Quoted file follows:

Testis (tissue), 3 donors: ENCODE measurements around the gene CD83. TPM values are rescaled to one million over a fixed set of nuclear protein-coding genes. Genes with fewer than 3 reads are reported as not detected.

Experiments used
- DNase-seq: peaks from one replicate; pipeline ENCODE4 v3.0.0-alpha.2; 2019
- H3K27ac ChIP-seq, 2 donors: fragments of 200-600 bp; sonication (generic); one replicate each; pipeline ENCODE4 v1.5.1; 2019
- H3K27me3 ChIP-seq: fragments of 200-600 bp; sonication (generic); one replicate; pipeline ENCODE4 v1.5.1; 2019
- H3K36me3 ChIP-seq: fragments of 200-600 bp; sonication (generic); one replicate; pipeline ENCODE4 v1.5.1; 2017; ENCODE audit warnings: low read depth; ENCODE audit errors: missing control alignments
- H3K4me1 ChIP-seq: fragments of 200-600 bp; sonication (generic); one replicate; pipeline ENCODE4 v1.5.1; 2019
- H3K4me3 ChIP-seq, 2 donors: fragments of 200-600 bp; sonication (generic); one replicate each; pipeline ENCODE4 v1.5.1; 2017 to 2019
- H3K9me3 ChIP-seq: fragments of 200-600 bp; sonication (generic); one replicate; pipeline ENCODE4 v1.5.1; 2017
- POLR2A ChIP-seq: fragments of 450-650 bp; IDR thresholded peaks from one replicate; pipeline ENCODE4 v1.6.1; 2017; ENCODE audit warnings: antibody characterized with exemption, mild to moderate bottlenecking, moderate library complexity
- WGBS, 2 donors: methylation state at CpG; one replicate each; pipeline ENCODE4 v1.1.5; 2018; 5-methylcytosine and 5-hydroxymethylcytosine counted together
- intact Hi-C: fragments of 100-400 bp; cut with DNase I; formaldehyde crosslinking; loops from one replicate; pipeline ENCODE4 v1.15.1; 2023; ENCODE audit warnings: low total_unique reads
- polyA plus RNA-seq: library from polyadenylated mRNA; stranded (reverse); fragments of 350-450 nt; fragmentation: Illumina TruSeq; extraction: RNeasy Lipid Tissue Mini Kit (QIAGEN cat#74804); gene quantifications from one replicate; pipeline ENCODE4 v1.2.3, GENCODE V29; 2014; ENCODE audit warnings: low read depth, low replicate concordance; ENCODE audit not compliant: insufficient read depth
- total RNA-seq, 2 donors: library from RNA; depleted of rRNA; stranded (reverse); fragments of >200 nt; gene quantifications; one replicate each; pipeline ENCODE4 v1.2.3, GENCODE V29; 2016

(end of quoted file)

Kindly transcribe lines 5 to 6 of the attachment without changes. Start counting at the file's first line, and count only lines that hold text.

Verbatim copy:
- H3K27me3 ChIP-seq: fragments of 200-600 bp; sonication (generic); one replicate; pipeline ENCODE4 v1.5.1; 2019
- H3K36me3 ChIP-seq: fragments of 200-600 bp; sonication (generic); one replicate; pipeline ENCODE4 v1.5.1; 2017; ENCODE audit warnings: low read depth; ENCODE audit errors: missing control alignments